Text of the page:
Disclaimer: This may or may not be writing-related. We’ll see.
Yes, you may have noticed my John Hughes obsession this week. Two days ago I talked about The Breakfast Club
and now I’m going to tackle the film “Pretty in Pink
“. So bear with me because I absolutely LOVE this movie and it’s probably my favorite out of all the John Hughes’ films.
High School senior Andie Walsh lives on the “wrong side of the tracks” with her unemployed father who is still devastated by his broken marriage. Phil “Duckie” Dale is Andie’s bestfriend, who happens to be in love with her but plays this off as a joke in front of Andie because he doesn’t know how to tell her of his feelings. But Andie falls in love with Blane Donough, who is one of the rich, preppy kids in her school, and in turn, Blane falls for Andie. The “richie” kids (Blane’s friends) discourage Blane from dating Andie, and Duckie gets mad with Andie for dating Blane. Classic West Side Story front, though no one dies in this one.
When Blane starts believing his friends and begins avoiding Andie, even going as far as breaking off their prom date, Andie grieves for awhile, knowing full well that the reason for Blane’s distance was due to her economic circumstance. Nevertheless, she goes to the prom with a dress she made herself to show them “that they can’t break me
“. Duckie escorts her in, and Blane realizes what a fool he’d been all along. He tells her that he’d always love her, that he believed in her but didn’t believe in himself, and then he walks away. Andie finds him in the parking lot and they kiss.
Wai-i-i-t… you thought I cried over the part where Blane broke up with Andie? Uh, no. See, I’m the kind of person who roots for the underdogs. The brokenhearted. The downtrodden. If I could wield a hammer (ala Thor style), I could totally be their champion. So, I cried for DUCKIE.
Yep, you read that right. When Duckie was in Andie’s room talking to himself, about how much he loved “this woman” and then he started singing, I mean…gosh darn it. The poor kid had always been devoted to Andie. I mean, sure he’s cheesy, and a tad bit annoying, and though I knew…I KNEW…that it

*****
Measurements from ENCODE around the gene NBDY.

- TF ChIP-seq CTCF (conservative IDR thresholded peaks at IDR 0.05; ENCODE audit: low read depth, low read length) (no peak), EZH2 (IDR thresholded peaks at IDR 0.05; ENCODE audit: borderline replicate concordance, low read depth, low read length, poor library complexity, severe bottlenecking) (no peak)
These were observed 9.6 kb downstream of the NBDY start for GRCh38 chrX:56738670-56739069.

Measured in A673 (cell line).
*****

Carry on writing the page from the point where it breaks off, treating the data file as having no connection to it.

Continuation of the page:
wasn’t was NEVER going to turn into an Andie-Duckie love story, I still felt for the boy. Ahhhh…so much for unrequited love.
I also cried at the scene between Andie and her father, when Andie realized that her dad never got the job and yet there he was, giving her this pink dress so she could make something out of it to wear to the prom. When Andie confronted her dad, it came out how he was still mourning his marriage. How he loved Andie’s mom who didn’t love him enough to stay with them. And how this was affecting his life–part of the reason why he wouldn’t go and get a job. He’d been hoping that life would somehow go back to the way it was before, only it wasn’t going to. Ever. Sigh, sigh. So much for betrayed love.
And then there’s Blane. I really DISLIKED him when he listened to his rich friend what’s-his-name and began to ignore Andie’s phone calls. Good thing I didn’t have Thor’s hammer or I probably would have accidentally thrown it at him. Or more precisely, at the TV. Which wouldn’t have been good at all. (Um, honey, yeah…I’m really sorry for breaking your HD Plasma Widescreen 60″ TV…) He was a guy who , at first glance, seemed to have nothing to lose. He could’ve been a jerk and walked away from the relationship and it wouldn’t have been as devastating for him as it would have been for Andie. So yeah, boo! But he redeemed himself, and he really did love Andie, so it’s ok. 🙂
The best thing about the movie (and I think I can relate this to writing *high five!*) is Andie’s character. She is a strong but sympathetic protagonist. She knows what she wants, she has morals, and she values the important things. I loved her relationship with her father, how she took care of him and loved him unconditionally. Andie was a girl who could think for herself. No pansy-schmancy here.
And this makes her a well-developed character. I’m not saying that protagonists have to be all butt-kicking, warrior-like Xenas to prove that they are made of tough stuff. It’s the inner growth that counts. When Andie, despite her heartbreak, went to the prom to show them that the richie kids haven’t broken down her spirit, I was applauding for her.
As you can tell, I really got emotionally invested in the film. If your book or characters can do that to me too, then you’re doing something right. 😉
Let your characters grow, give them depth, and make them relatable. Give them spirit, give them life. And yes, they don’t have to wield a hammer, they can be pretty in pink.